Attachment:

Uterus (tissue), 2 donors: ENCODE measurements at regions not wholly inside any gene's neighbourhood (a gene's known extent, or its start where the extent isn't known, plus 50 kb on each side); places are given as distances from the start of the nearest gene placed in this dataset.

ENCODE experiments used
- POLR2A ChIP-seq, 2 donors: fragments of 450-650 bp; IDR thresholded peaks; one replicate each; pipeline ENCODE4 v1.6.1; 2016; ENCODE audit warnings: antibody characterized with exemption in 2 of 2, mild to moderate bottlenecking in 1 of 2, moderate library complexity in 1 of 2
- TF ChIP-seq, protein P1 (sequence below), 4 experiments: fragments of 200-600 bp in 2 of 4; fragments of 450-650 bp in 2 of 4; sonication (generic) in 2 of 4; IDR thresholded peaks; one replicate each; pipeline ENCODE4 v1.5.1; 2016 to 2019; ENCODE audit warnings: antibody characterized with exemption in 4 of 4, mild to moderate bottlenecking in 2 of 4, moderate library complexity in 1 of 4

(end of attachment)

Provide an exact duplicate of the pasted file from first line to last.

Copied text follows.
Uterus (tissue), 2 donors: ENCODE measurements at regions not wholly inside any gene's neighbourhood (a gene's known extent, or its start where the extent isn't known, plus 50 kb on each side); places are given as distances from the start of the nearest gene placed in this dataset.

ENCODE experiments used
- POLR2A ChIP-seq, 2 donors: fragments of 450-650 bp; IDR thresholded peaks; one replicate each; pipeline ENCODE4 v1.6.1; 2016; ENCODE audit warnings: antibody characterized with exemption in 2 of 2, mild to moderate bottlenecking in 1 of 2, moderate library complexity in 1 of 2
- TF ChIP-seq, protein P1 (sequence below), 4 experiments: fragments of 200-600 bp in 2 of 4; fragments of 450-650 bp in 2 of 4; sonication (generic) in 2 of 4; IDR thresholded peaks; one replicate each; pipeline ENCODE4 v1.5.1; 2016 to 2019; ENCODE audit warnings: antibody characterized with exemption in 4 of 4, mild to moderate bottlenecking in 2 of 4, moderate library complexity in 1 of 4